The Post Reggae Era

Remember that LKJ poem “It Noh Funny“?

“People sayin’ dis, people sayin’ dat / bout the youth of today / how dem gone astray / And it noh funny”

Well people have been saying this and that about the decline of reggae music lately. Despite the efforts of dancehall bashers, fossilized old-school devotees, the government, the church, and assorted gay-rights organizations, despite declining record sales, the theft or embezzlement of Jamaica Broadcasting Corporation’s entire record collection, and widespread abuse and exploitation, reggae isn’t dead. No, it’s just been appropriated by R&B and hip hop. Or, put another way, Jamaican music’s influence is so pervasive as to be almost imperceptible. And it no funny.

Everybody’s supposed to know by now that DJ Kool Herc was a Jamaican soundman who moved to the Bronx and jumped off the whole hip hop movement. But I’m talking about something much deeper than that. We are now living in the Post-Reggae Era. All the things that were once revolutionary about reggae music—from sound systems to dreadlocks to dirty dancing and dub remixes—have become commonplace, even cliche. Want proof? Check out some of last year’s biggest stars:

Philly’s own JAZMINE SULLIVAN rode a Studio One riddim to R&B stardom:

And what about LIL WAYNE from New Orleans rockin dreadlocks and sippin sizzurp as he drops rhymes over a chopped and screwed ATCQ dancehall sample? That would be the smash hit “A Milli.” Okay, so maybe the sample wasn’t from a Jamaican dancehall record. But like most of their Native Tongue bredren, Tribe has always dabbled in raggamuffin sonics and aesthetics. Moreover, Bangladesh’s relentless/monotonous beat would never have been conceivable without King Jammy’s Sleng Teng — released almost quarter of a century before (and re-released in an even wickeder 95 version). Ditto for Neptunes hits like “Superthug.” Indeed, Jammy’s proto-digital riddim may be the most influential track of the 21st century. But I digress…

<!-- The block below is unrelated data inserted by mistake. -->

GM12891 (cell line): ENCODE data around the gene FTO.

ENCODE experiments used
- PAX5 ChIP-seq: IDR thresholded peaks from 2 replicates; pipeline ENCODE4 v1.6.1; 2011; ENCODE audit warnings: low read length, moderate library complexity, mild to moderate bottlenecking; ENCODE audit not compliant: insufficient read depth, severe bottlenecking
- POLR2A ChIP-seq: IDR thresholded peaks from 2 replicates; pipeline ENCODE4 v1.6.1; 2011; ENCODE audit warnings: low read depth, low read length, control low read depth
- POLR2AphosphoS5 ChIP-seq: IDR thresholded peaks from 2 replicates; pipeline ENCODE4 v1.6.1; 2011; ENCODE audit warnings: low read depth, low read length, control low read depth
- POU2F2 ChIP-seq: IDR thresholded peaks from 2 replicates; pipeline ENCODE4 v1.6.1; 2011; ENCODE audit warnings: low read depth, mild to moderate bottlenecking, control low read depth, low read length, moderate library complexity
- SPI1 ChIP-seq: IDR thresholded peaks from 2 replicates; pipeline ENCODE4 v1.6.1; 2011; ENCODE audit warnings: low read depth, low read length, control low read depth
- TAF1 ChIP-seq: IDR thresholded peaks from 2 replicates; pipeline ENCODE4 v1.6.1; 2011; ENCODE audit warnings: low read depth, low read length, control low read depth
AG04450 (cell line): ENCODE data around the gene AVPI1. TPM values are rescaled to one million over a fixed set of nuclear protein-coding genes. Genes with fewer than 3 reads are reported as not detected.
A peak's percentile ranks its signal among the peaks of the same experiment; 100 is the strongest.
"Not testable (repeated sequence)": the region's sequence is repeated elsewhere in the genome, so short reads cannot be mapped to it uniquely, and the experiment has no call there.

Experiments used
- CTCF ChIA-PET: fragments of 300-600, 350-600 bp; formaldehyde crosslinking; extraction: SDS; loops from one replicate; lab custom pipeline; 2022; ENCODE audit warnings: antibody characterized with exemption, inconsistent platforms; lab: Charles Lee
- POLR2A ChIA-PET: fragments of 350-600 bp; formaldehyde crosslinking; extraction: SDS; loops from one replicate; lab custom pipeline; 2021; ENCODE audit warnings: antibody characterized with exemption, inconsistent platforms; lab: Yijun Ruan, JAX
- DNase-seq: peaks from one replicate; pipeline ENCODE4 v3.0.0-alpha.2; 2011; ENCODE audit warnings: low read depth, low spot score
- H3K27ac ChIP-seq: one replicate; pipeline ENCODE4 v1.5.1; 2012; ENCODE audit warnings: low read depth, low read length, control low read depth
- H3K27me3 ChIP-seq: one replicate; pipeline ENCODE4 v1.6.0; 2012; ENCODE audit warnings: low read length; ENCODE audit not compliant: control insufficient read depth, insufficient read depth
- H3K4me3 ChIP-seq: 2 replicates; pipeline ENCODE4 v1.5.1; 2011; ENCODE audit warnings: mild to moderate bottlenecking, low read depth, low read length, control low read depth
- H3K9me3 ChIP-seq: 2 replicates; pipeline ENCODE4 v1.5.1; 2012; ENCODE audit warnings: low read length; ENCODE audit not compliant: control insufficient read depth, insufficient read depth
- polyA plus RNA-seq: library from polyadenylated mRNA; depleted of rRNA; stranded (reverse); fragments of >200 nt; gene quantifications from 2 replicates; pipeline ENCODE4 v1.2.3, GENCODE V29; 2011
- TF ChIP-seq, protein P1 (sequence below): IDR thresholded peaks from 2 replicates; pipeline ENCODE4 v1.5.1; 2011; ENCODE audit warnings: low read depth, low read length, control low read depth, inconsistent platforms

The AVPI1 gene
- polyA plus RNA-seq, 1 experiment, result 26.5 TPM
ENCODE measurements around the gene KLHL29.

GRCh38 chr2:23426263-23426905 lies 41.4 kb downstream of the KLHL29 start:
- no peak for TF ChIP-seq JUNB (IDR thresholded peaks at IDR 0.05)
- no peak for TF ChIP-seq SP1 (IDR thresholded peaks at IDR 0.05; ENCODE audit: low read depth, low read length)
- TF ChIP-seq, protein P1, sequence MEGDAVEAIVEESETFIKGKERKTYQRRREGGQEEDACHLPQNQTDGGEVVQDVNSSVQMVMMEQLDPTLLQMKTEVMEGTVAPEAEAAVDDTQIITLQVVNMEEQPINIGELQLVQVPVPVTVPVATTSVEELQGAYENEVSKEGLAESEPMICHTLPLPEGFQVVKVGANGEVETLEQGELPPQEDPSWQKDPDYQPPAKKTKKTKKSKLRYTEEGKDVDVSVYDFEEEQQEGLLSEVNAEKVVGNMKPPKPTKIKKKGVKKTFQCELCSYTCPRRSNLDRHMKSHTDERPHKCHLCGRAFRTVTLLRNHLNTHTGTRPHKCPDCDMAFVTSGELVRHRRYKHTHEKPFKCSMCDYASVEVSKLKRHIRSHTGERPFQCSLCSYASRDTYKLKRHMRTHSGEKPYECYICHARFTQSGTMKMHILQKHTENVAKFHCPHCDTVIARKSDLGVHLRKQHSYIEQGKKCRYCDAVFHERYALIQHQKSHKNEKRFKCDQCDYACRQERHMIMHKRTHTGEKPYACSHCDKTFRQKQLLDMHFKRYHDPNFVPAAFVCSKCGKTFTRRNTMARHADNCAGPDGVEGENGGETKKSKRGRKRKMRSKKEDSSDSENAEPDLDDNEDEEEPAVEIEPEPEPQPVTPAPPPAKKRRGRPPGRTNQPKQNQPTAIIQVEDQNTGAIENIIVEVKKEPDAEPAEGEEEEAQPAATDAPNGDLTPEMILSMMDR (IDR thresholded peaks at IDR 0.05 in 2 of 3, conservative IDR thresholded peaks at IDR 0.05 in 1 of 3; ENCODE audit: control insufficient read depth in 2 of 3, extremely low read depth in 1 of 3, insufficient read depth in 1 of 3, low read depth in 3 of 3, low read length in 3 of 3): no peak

Check how ESTELLE from London got KANYE WEST chattin’ bout “the number one champion sound” an’ ting.

Oh, and how could I forget T-Pain? The dreadlocked Floridian once did a song with Cham, and he even pays respect to reggae music and culture on this cut from his second album:

Okay, well… at least he played Sumfest.

So, has reggae become so influential as to become banal? Not if we can help it. Keep it locked on cause it noh funny.

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